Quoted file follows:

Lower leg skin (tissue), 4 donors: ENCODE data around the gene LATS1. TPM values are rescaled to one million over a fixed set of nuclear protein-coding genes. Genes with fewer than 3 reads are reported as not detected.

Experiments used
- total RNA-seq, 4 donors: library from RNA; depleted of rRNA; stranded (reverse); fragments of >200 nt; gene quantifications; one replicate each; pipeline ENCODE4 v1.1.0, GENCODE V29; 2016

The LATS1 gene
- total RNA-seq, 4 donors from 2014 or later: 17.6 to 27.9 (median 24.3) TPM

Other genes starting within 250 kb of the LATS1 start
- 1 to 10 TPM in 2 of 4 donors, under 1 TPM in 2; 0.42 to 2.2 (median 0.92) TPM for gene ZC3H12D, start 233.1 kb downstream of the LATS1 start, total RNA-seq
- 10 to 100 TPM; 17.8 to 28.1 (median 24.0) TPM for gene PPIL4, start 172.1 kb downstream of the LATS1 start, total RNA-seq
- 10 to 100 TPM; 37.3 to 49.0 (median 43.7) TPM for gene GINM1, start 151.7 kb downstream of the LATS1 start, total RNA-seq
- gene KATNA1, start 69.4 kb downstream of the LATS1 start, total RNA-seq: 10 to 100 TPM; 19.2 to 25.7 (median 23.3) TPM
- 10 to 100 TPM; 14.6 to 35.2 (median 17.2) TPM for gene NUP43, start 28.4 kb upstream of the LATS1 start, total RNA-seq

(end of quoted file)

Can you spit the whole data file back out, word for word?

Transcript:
Lower leg skin (tissue), 4 donors: ENCODE data around the gene LATS1. TPM values are rescaled to one million over a fixed set of nuclear protein-coding genes. Genes with fewer than 3 reads are reported as not detected.

Experiments used
- total RNA-seq, 4 donors: library from RNA; depleted of rRNA; stranded (reverse); fragments of >200 nt; gene quantifications; one replicate each; pipeline ENCODE4 v1.1.0, GENCODE V29; 2016

The LATS1 gene
- total RNA-seq, 4 donors from 2014 or later: 17.6 to 27.9 (median 24.3) TPM

Other genes starting within 250 kb of the LATS1 start
- 1 to 10 TPM in 2 of 4 donors, under 1 TPM in 2; 0.42 to 2.2 (median 0.92) TPM for gene ZC3H12D, start 233.1 kb downstream of the LATS1 start, total RNA-seq
- 10 to 100 TPM; 17.8 to 28.1 (median 24.0) TPM for gene PPIL4, start 172.1 kb downstream of the LATS1 start, total RNA-seq
- 10 to 100 TPM; 37.3 to 49.0 (median 43.7) TPM for gene GINM1, start 151.7 kb downstream of the LATS1 start, total RNA-seq
- gene KATNA1, start 69.4 kb downstream of the LATS1 start, total RNA-seq: 10 to 100 TPM; 19.2 to 25.7 (median 23.3) TPM
- 10 to 100 TPM; 14.6 to 35.2 (median 17.2) TPM for gene NUP43, start 28.4 kb upstream of the LATS1 start, total RNA-seq